- Having a grudge. Believing that something is not fair.
- Resorting to some kind of higher order to justify acting.
Then AM and Michael Edwards wheeled in Andrew Macleod, a “terrorism expert” at Kings College London and the Center for Strategic and International Studies in Washington DC:
“One of the things that we’ve seen most recently with terrorist attacks is most of the attackers are feeling disengaged with the community or the society that they’re living in and they’ve reached out to extremism to get a sense of belonging.”
It might have been thought that Macleod, a former Australian Army officer, would have had a more pragmatic assessment of the problem. If this perverted view of radical Islam should take hold in the community — the aim being a softening-up by the ABC’s groupthinkers and some other media organisations – we may as well disband all the organs of our security services and turn over the defence of the country to the Human Rights Commission.
As things stand, we must rely on France for a lead. Not only have its journalists and cartoonists shown bravery in their determination to publish in the face of deadly threat, its ordinary citizens are leading the charge against the rising pressure of seven million Muslim migrants in their country. Energised by a number of recent books – Le Suicide Francais; Musulmans vous nous Mentez (“Muslims, you lie to us”); Reconquista ou Mort de l”Europe (“Win Europe back or she dies”); and most notably Soumission by Michel Houellebecq, an imagination of France under a Muslim President in 2022, ruling according to Sharia Law, and published on the very day of the Charlie Hebdo shooting – Parisiens are planning a mass protest.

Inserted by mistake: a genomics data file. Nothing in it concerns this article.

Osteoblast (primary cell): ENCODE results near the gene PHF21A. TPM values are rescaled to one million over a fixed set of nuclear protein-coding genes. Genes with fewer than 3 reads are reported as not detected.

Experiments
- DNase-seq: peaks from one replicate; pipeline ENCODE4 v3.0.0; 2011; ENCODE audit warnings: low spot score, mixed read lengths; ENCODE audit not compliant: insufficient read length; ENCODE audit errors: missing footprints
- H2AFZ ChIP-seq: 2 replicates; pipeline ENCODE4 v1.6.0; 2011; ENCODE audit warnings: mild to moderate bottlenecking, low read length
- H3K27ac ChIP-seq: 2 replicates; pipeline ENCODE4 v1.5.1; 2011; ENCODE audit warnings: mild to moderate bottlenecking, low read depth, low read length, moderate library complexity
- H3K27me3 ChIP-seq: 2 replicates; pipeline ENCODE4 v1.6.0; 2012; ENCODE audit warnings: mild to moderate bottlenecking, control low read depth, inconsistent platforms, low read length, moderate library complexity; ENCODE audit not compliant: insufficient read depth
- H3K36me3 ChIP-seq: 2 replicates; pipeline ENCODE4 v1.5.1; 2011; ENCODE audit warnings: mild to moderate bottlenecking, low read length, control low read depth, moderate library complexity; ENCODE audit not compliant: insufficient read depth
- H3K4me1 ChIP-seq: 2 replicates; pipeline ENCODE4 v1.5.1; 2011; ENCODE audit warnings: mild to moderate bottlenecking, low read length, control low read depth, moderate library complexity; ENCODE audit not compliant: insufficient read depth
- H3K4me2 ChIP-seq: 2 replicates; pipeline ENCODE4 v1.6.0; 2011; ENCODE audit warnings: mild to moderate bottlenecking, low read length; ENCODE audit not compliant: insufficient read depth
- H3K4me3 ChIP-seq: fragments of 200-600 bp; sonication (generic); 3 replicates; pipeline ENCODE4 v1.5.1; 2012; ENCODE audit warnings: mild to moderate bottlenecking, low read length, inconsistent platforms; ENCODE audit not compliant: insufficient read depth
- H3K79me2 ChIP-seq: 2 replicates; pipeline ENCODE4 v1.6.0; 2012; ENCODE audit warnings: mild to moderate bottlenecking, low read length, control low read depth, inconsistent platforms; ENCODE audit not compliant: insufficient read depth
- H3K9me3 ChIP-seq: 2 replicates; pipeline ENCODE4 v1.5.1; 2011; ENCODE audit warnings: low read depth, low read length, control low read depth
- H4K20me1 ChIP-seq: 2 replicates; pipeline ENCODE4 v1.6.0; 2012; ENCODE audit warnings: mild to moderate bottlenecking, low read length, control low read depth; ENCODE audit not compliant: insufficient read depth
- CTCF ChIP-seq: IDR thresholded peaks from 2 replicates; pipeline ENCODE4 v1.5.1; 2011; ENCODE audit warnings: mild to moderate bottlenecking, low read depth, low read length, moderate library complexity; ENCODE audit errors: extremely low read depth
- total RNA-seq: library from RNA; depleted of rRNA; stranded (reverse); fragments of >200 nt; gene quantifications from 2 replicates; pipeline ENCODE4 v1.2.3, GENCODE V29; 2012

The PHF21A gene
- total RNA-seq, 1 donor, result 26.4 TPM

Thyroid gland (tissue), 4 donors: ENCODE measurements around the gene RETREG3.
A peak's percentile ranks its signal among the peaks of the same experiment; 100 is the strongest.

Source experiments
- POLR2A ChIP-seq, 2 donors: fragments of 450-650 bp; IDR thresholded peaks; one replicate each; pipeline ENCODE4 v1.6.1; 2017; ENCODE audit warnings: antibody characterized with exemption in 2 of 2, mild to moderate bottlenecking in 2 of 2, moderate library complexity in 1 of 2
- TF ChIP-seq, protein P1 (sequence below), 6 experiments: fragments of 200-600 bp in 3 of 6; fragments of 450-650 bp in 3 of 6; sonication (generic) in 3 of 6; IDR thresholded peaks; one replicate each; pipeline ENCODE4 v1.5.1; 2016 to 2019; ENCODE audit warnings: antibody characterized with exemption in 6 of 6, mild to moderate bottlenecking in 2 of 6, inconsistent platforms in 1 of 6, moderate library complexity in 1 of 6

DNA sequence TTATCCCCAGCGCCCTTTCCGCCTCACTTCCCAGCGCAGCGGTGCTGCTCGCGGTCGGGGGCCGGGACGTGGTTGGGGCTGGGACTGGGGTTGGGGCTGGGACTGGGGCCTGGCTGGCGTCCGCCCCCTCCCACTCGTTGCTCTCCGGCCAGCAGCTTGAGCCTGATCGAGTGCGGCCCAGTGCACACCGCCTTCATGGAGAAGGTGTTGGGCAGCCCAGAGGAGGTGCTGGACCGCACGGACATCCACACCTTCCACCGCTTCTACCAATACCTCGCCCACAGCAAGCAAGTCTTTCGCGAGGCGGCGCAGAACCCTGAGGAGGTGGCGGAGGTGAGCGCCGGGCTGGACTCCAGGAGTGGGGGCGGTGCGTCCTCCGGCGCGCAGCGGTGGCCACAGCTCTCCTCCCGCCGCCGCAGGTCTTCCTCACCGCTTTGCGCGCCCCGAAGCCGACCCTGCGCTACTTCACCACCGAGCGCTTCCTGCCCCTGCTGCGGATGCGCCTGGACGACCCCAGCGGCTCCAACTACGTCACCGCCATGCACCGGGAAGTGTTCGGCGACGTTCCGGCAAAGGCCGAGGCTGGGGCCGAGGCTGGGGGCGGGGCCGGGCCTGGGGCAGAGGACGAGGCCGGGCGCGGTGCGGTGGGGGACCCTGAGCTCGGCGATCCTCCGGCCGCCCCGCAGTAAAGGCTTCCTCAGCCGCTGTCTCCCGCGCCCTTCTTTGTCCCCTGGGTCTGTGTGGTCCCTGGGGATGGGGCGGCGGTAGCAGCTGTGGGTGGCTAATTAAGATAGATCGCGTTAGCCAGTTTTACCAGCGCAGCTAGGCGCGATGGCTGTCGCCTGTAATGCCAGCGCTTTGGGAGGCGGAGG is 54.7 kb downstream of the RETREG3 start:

An organization called La Riposte Laique (The Secular Reaction) has set Sunday January 18 for a gathering in the Place de la Bourse under the slogan Islamistes hors de France (Muslims Get Out). This group founded seven years ago, has been strengthened by the increase in atrocities in recent months.
The day before Islamic State issued its worldwide call to kill infidels wherever they live, a rap video swept France — Medine Don’t Laik — which put the Islamist agenda in dramatic, semi-musical form. Celebrity rapper Medine called openly for Muslims to crucify non-believers, sang of cutting off hands, legally cutting throats under sharia, and putting fatwas on the heads of fools who fail to heed the Prophet’s call. It’s had hundreds of thousands of plays on YouTube.
La Riposte Laique concluded its call to arms in these words:
Everyone knows that 2015 will be a very important year in the war for civilisation that Islam and its disciples has declared. Our people are in danger from Islam and Islamic collaborationists. Only a massive popular mobilization can prevent the emerging catastrophe.
Australia may not yet be facing the catastrophe, but it is in danger from the collaborationists, like those at the ABC, with their politically correct explanations and justifications.
Geoffrey Luck was an ABC journalist for 26 years